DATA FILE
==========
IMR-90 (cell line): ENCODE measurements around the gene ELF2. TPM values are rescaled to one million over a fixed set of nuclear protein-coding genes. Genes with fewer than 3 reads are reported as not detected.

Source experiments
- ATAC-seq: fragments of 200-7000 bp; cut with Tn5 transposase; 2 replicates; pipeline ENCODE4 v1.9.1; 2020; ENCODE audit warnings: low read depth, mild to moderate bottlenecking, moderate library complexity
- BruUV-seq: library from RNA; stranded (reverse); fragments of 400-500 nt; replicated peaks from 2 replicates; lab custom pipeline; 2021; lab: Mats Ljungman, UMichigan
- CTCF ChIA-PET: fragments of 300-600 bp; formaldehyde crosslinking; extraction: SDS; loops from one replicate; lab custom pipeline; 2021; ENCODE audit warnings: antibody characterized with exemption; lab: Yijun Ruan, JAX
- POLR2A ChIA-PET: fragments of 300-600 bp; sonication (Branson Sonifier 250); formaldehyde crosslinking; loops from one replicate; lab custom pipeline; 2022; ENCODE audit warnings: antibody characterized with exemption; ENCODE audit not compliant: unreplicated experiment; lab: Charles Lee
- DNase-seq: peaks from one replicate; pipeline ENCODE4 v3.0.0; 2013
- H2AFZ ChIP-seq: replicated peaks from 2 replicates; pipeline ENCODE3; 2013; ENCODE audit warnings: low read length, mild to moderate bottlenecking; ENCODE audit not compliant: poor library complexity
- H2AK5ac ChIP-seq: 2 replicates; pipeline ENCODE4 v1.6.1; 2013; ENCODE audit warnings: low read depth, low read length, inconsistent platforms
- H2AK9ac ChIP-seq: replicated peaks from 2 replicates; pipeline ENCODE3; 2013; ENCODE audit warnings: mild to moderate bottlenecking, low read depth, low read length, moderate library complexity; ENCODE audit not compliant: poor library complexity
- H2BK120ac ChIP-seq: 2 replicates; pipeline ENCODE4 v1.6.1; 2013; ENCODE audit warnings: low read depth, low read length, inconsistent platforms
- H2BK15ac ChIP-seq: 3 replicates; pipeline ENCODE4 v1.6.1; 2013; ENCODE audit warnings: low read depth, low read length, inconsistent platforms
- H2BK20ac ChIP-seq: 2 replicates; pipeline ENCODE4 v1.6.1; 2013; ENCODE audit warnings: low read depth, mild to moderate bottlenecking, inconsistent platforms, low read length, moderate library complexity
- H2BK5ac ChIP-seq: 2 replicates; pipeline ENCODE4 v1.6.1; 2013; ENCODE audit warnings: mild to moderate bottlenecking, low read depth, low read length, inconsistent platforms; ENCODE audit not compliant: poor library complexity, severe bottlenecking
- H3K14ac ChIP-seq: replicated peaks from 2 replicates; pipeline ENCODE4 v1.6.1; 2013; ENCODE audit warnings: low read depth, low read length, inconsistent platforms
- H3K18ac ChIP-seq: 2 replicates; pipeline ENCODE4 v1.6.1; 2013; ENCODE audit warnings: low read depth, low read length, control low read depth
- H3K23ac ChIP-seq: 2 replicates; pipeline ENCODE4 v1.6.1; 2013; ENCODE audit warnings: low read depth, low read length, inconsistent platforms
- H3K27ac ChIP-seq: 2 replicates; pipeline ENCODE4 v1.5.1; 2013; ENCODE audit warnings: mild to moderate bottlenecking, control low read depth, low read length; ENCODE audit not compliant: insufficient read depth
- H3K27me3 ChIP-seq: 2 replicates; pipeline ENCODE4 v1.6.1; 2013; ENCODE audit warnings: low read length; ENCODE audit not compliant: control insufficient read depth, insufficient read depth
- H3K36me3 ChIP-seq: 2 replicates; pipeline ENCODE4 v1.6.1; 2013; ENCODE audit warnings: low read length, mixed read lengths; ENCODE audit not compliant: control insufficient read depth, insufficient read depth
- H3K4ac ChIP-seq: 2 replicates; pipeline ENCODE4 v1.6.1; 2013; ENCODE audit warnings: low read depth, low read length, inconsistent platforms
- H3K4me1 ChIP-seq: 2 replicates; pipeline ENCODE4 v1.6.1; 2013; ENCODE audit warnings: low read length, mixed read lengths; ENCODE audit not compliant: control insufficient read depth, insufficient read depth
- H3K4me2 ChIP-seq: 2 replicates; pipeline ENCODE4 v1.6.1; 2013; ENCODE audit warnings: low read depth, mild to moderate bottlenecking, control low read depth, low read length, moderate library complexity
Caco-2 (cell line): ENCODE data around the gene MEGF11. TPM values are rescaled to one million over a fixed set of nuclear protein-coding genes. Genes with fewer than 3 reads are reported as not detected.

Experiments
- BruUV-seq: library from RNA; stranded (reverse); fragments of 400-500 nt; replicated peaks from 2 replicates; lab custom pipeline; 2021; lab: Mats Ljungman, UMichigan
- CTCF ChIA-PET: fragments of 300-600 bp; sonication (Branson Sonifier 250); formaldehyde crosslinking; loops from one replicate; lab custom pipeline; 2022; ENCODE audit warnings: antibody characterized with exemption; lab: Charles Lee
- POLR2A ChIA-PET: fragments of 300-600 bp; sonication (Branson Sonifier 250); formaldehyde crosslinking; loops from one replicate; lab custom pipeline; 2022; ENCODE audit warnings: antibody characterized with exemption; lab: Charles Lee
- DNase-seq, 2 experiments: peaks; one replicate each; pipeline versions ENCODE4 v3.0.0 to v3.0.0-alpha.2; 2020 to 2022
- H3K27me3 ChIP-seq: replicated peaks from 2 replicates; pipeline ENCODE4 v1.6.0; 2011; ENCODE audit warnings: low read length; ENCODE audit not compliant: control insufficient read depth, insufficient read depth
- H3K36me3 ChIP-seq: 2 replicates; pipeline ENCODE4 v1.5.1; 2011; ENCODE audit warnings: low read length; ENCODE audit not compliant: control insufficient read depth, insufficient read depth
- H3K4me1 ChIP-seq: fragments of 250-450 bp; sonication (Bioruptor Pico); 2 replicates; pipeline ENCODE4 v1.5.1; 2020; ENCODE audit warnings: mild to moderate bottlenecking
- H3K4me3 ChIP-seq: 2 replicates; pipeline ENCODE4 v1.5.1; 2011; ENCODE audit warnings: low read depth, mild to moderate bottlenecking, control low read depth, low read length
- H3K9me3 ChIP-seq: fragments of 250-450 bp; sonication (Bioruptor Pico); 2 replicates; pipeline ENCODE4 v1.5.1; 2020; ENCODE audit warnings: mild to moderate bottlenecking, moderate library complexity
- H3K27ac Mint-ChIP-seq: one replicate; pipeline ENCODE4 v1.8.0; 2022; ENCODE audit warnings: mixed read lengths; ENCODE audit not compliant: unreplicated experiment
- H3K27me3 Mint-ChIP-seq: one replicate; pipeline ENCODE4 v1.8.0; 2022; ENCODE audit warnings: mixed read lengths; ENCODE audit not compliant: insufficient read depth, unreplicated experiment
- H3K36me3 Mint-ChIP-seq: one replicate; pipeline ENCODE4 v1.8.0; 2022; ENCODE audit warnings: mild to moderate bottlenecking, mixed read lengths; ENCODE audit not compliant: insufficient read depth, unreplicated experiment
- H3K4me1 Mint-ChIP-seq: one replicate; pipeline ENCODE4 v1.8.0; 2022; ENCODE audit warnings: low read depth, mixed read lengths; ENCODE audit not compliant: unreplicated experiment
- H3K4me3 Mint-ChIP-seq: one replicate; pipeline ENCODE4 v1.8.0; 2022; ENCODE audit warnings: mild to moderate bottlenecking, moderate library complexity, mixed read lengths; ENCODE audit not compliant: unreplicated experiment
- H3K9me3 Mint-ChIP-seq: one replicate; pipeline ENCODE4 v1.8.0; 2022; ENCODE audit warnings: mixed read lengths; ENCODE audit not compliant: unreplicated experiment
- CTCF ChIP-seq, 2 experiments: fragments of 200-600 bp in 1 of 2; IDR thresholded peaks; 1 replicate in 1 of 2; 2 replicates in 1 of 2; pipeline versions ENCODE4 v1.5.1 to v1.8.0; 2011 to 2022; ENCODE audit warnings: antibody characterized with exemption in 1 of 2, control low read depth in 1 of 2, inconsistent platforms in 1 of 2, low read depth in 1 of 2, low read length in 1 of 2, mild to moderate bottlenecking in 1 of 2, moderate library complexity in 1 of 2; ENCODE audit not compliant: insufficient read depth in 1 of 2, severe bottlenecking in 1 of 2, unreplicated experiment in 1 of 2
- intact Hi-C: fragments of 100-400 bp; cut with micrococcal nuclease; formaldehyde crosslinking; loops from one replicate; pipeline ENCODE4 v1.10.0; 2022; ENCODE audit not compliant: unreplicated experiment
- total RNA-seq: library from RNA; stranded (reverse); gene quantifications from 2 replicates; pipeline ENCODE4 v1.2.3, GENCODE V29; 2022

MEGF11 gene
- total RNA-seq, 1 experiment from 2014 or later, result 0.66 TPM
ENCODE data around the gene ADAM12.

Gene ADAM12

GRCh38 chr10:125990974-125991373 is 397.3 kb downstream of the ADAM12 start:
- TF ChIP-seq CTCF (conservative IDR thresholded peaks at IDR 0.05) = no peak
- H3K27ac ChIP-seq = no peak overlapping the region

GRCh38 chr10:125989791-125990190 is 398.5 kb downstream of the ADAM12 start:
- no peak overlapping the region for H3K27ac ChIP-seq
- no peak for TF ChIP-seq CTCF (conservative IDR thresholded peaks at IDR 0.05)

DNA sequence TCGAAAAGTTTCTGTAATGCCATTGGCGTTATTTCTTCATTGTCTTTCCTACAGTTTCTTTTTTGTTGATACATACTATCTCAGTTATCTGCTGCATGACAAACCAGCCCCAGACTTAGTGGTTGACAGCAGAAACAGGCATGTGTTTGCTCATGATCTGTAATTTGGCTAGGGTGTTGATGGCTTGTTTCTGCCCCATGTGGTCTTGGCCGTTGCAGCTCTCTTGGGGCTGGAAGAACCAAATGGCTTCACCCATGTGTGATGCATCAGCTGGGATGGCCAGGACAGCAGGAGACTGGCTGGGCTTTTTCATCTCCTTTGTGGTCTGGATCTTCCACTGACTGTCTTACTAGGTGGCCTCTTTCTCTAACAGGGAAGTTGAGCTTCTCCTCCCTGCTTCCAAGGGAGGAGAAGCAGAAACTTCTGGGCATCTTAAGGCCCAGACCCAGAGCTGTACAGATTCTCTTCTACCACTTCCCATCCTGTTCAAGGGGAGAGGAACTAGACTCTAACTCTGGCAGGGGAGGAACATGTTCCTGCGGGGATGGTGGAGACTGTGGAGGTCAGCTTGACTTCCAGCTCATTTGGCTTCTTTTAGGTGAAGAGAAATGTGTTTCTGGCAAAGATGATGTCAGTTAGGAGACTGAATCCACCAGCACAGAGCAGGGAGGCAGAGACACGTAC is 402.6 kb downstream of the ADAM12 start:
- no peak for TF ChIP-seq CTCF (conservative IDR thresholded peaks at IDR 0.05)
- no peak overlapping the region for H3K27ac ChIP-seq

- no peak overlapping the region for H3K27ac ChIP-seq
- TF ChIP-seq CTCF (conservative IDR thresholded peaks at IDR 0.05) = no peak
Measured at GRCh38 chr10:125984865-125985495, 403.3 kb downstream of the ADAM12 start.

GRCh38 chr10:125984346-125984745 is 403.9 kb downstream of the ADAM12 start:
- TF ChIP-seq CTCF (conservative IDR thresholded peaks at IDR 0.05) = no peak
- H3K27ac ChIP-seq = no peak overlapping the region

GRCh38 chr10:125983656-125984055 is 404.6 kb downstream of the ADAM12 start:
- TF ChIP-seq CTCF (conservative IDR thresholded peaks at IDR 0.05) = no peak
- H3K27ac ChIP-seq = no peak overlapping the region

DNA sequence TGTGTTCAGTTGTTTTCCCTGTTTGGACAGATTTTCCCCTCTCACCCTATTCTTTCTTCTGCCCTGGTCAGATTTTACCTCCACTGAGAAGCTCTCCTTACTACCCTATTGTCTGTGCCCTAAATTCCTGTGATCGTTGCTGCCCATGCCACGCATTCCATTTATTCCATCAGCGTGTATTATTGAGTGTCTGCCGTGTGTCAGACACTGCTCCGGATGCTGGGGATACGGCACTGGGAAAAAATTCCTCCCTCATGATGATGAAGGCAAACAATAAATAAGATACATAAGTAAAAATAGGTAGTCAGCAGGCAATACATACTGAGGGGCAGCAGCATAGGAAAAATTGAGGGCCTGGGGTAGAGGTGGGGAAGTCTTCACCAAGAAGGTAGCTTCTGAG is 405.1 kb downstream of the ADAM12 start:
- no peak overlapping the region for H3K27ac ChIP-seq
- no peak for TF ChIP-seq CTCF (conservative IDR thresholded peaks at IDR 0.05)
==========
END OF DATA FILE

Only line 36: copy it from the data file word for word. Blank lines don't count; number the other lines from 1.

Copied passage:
- H3K27me3 Mint-ChIP-seq: one replicate; pipeline ENCODE4 v1.8.0; 2022; ENCODE audit warnings: mixed read lengths; ENCODE audit not compliant: insufficient read depth, unreplicated experiment